Looking for a new podcast in your life? How about one with a local flavour? In “The Strait and Narrows” – an exciting new six-episode podcast series – host Melissa Bruntlett journeys beyond the confines of Vancouver and collects residents’ stories from across the entire region. These narratives reveal the surprising successes, failures, hopes, and struggles that are rarely discussed in traditional media outlets.
The topics include food, art, immigration, jobs, housing, and transportation. Each episode is soundtracked by a local musical artist, such as Port Moody folk rocker Greg Drummond, WCMA Urban Artist of the Year David Morin, Surrey-born spoken word artist Kimmortal, and soulful Haida-Tsimshian siblings Sister Says.
Bruntlett’s family, like many, moved to Vancouver ten years ago, and didn’t know much about the surrounding municipalities. Throughout the series, she learns why people move here, how recovering addicts give back through farming, how people are fighting unaffordability, and that everyone just wants their family to be safe and happy.
“I would have never known moving here would inspire such love for local food,” Bruntlett says of her experience in the food episode. “Meeting the people who make that possible has given a whole new meaning to my morning smoothie.”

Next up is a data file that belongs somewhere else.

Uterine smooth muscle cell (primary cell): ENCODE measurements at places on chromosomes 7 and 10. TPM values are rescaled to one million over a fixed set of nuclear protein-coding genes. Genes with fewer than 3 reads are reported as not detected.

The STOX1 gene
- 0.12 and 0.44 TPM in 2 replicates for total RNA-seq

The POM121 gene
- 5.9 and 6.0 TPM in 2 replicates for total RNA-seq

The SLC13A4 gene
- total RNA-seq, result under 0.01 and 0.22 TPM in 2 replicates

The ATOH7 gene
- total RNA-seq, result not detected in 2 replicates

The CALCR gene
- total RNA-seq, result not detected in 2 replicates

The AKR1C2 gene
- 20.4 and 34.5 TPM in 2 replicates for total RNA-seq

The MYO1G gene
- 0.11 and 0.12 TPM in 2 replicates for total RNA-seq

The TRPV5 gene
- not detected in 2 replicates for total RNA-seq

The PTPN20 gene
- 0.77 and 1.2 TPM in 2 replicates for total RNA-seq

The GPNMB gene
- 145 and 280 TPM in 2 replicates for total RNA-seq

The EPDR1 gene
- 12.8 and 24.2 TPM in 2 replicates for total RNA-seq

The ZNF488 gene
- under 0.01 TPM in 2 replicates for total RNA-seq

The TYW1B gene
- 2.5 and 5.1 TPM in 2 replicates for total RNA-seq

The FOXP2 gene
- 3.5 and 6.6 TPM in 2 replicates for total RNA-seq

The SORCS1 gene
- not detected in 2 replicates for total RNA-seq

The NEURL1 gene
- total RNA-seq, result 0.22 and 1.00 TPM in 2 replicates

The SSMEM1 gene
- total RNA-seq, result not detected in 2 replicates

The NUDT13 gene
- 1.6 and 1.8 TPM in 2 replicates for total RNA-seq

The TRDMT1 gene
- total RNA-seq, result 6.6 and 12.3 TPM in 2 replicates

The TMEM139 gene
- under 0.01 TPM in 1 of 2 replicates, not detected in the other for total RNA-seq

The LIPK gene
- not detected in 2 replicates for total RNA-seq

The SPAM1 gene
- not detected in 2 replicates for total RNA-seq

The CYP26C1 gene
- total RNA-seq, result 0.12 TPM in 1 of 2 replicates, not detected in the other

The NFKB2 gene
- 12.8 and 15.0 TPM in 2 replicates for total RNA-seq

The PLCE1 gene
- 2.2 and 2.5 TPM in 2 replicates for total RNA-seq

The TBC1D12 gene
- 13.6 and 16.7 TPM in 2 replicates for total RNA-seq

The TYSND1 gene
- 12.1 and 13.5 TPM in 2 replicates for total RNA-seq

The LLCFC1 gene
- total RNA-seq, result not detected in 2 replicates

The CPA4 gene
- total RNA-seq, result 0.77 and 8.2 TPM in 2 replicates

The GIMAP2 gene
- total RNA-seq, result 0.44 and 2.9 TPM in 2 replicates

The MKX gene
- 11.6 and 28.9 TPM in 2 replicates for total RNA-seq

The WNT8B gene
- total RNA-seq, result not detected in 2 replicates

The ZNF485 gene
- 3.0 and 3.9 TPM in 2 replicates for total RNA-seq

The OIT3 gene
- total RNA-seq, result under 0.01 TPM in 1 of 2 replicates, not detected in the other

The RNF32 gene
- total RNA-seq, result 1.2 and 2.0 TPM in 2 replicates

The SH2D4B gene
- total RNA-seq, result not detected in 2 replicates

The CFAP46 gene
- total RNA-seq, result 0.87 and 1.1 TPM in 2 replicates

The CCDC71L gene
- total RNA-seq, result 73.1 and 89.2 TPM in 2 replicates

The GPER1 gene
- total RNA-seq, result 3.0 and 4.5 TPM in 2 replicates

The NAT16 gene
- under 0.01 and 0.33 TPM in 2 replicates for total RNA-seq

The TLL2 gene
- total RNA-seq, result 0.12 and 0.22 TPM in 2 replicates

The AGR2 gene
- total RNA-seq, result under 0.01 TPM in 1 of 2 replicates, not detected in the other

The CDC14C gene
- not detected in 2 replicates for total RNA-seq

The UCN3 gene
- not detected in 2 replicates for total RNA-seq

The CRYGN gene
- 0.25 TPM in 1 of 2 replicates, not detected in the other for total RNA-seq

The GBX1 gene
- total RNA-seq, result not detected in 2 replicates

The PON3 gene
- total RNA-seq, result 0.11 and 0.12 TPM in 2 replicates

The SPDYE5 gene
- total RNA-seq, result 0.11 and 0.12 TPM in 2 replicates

The podcast started when former city councillor Gordon Price approached Modacity – a local media production company – with the idea to raise awareness about the difficult issues that Metro Vancouver faces heading into the 2017 provincial election.
Modacity and its creative team liked the idea of producing something beyond the usual Vancouver-centric stories. The team decided to try the podcast format. It was an enormous undertaking that took over a year to write, record, and edit.
Over the course of that year, the team was fortunate enough to interview local leaders such as Agricultural Land Reserve Founder Harold Steves, Kwantlen First Nation’s Luke Dandurand, and Adam and Brent Mills of Four Winds Brewing Co.
But one of the most memorable moments came when they sat down with Shirley Chan, who – in the fall of 1968, at the age of just 21 – organized her Strathcona community against a proposed freeway that would have divided and devastated the city forever. “They may have lost the memory, but they enjoy the legacy,” reflects Chan in episode three.
Chris Bruntlett is the co-founder of Modacity, a communications and marketing firm focused on inspiring healthier, happier, simpler forms of urban mobility through words, photography, and film.